“When you don’t think about people’s bodies identifying them as anything, you can think about their brain— who they are. That defies any label. People are more than just a pronoun,” sophomore and transgender ally Astrid Quintanilla said.

Although people are not defined by their pronouns, pronouns are still another important distinction to be made in understanding what it means to be transgender. Since gender is a spectrum, “he” or “she” are not the only pronouns applicable to addressing someone. For example, someone might prefer to use the pronouns “they” and “them.” If you are unsure of the pronouns a transgender individual prefers, just politely ask. Pronouns are a part of one’s identity and not respecting an individual’s preferred pronouns could be considered an attack on their identity.

“People need to realize that they are not just politely disagreeing when they don’t respect your pronouns,” Brace said. “You can’t just be like ‘I don’t agree with you, that’s just my opinion,’ because that opinion has a body count. That opinion has caused numerous deaths.”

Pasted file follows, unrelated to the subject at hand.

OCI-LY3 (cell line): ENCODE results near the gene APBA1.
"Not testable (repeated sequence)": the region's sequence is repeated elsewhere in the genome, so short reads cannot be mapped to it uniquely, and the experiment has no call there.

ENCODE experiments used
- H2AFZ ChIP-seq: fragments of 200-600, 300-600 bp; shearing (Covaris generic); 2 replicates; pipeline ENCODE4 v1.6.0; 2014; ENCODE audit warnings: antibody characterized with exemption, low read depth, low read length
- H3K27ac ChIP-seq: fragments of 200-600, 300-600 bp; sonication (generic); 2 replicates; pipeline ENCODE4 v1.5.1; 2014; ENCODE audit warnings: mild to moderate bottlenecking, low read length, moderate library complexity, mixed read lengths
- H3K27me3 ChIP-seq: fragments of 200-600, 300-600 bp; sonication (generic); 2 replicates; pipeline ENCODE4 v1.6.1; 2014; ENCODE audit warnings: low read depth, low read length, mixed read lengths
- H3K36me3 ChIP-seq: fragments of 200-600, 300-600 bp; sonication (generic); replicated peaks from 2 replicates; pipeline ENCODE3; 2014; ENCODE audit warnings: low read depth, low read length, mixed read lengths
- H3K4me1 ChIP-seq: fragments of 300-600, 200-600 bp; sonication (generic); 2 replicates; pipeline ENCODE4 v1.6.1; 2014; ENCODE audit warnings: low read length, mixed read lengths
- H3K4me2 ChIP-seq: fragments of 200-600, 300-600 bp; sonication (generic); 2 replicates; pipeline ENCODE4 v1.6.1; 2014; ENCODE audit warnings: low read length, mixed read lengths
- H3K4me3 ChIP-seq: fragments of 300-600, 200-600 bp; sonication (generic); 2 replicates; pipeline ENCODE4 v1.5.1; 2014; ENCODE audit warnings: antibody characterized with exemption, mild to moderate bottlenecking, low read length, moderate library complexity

Using the incorrect pronouns when addressing someone can play a role in gender dysphoria. Gender dysphoria is different for everyone, but can be defined as “the condition of feeling one’s emotional and psychological identity as male or female to be opposite to one’s biological sex.” For some, the feelings come when they feel that their bodies don’t match the gender they know they should be.

“I get very dysphoric about my body. I look in the mirror and I see a male person staring back at me, and it makes me really uncomfortable,” McVicker said.

For others, gender dysphoria expresses itself in the form of sickness, fear or nervousness.

“My body just gets chills and I feel very uncomfortable and exposed every time I am misgendered,” Brace said. “It feels like I’m kind of just out there for everyone, exposed.”